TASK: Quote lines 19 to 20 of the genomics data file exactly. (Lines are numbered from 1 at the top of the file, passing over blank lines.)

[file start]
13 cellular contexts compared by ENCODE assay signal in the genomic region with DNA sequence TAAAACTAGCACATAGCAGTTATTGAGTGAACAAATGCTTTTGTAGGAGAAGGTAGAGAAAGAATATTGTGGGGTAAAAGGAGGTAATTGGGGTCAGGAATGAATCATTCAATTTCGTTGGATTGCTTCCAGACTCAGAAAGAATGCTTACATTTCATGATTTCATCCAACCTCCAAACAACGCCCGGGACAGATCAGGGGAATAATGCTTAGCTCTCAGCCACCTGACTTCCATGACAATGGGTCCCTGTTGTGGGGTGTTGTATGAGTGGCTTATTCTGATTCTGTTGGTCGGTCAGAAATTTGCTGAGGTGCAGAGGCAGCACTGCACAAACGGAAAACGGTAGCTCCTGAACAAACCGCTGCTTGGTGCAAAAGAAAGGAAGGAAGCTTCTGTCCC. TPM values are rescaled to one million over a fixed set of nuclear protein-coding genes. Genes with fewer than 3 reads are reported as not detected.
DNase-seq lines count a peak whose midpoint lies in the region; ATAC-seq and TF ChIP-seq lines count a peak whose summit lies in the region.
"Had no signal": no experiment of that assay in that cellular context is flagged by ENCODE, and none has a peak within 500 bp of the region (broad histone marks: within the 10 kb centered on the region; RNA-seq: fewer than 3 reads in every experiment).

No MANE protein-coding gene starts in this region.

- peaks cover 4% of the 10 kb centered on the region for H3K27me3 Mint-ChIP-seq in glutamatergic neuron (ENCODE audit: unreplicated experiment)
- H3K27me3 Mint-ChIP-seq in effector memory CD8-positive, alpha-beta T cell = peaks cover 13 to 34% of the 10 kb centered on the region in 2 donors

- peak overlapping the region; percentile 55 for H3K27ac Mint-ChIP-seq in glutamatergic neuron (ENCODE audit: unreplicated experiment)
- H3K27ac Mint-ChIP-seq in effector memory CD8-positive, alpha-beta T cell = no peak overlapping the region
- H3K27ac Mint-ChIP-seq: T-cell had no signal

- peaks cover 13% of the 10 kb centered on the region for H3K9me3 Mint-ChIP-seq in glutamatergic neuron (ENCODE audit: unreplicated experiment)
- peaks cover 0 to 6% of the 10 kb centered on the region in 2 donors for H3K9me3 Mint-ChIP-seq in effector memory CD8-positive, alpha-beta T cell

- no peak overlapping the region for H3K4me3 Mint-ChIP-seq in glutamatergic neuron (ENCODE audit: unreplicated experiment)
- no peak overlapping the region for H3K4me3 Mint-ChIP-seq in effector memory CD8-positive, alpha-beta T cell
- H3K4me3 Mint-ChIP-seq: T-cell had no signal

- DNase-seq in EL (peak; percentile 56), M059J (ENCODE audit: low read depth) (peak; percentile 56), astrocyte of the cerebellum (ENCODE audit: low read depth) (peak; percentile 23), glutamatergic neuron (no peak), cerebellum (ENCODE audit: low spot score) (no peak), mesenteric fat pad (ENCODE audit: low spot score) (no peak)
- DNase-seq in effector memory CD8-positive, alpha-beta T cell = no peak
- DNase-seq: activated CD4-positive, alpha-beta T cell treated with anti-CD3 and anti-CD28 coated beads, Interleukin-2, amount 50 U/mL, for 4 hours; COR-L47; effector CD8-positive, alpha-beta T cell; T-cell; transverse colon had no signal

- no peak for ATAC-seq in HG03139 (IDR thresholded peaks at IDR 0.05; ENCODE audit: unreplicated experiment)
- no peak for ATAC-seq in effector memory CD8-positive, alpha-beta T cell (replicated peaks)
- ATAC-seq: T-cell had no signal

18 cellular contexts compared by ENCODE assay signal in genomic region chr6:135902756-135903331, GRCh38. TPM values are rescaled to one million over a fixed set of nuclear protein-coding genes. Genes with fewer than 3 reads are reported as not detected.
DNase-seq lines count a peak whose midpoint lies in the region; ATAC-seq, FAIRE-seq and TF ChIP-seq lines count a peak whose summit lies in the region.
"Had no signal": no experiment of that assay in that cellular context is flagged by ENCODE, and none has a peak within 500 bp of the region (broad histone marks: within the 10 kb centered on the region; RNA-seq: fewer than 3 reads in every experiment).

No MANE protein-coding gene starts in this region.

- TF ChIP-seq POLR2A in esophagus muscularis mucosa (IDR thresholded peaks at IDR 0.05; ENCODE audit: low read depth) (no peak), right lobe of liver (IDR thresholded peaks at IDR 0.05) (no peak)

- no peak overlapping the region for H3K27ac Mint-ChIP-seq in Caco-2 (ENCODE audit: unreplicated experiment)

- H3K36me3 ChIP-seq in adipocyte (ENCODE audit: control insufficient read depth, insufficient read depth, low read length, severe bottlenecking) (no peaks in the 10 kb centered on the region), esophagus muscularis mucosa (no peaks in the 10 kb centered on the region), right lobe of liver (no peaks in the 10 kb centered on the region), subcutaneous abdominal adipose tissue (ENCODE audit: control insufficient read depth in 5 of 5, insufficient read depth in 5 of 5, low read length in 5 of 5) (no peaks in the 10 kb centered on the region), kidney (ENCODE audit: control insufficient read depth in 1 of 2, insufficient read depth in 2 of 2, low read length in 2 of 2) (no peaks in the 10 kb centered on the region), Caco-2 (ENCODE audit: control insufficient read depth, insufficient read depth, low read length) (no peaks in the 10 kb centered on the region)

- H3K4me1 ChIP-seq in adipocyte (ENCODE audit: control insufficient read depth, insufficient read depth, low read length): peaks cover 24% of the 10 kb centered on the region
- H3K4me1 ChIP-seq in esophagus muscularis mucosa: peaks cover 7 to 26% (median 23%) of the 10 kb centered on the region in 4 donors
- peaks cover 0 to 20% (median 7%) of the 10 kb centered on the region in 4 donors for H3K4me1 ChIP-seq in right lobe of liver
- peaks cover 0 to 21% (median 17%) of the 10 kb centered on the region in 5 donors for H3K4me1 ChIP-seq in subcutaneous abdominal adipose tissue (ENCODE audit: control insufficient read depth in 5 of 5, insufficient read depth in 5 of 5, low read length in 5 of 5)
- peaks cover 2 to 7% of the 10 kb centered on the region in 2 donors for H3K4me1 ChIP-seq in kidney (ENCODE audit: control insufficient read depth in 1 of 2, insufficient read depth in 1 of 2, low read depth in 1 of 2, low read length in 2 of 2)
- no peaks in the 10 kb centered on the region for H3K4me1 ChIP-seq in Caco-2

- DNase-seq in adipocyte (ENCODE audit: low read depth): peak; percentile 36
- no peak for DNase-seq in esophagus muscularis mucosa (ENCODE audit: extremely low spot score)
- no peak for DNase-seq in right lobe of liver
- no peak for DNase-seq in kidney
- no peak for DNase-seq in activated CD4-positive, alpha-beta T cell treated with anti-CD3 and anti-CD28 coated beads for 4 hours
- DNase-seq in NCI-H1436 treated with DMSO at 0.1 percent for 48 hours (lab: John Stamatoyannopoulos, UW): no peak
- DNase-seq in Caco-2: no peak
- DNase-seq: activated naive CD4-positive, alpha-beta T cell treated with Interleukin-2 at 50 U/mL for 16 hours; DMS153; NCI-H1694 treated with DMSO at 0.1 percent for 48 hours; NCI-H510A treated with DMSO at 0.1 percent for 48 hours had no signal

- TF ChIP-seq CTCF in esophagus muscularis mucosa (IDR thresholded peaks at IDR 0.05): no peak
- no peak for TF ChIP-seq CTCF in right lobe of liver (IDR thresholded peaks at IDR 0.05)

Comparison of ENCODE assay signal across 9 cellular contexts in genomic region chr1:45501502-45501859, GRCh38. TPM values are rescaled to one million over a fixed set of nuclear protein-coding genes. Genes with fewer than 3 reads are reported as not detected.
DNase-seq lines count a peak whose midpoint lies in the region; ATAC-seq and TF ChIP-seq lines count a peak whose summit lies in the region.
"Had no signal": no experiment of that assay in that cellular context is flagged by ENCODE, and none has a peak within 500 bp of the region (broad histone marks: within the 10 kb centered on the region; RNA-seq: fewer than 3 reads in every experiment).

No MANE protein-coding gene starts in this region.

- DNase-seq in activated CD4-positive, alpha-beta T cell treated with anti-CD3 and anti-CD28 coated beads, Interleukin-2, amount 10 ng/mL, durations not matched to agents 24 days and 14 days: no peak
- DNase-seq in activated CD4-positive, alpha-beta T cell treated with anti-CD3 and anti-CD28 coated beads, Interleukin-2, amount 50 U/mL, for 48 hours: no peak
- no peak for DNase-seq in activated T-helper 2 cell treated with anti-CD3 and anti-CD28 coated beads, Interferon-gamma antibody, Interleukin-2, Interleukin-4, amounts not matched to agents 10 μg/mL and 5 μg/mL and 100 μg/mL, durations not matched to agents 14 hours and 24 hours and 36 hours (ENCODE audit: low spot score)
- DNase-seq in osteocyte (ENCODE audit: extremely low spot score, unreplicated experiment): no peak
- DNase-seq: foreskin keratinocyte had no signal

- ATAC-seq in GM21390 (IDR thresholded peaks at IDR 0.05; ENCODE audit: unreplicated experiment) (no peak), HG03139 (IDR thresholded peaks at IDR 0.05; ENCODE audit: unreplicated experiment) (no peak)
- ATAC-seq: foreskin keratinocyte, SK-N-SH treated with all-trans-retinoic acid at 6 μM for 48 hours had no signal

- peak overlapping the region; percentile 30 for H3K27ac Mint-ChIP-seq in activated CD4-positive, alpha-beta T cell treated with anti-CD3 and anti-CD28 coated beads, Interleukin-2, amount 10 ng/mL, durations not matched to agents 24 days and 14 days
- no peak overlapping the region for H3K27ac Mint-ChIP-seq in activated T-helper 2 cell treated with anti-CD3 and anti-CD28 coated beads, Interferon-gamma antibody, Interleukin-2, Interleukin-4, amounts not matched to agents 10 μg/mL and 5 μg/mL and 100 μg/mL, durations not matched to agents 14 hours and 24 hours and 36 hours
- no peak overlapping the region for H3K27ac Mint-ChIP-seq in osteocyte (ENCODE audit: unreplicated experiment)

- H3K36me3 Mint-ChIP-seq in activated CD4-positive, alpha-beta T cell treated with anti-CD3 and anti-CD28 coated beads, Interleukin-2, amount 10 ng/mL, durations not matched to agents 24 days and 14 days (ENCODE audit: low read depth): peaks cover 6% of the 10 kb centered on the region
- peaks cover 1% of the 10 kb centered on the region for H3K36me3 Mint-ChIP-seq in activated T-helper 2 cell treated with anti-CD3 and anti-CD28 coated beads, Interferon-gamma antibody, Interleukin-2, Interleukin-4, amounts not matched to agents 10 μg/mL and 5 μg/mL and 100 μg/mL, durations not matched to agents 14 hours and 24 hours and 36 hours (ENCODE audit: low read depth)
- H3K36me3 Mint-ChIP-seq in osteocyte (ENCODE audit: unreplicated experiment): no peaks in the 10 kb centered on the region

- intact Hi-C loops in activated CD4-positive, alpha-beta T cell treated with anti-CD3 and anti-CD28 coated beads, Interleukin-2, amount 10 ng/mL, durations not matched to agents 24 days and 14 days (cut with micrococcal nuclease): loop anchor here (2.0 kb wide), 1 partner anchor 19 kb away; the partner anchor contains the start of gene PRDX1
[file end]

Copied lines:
- no peak for ATAC-seq in effector memory CD8-positive, alpha-beta T cell (replicated peaks)
- ATAC-seq: T-cell had no signal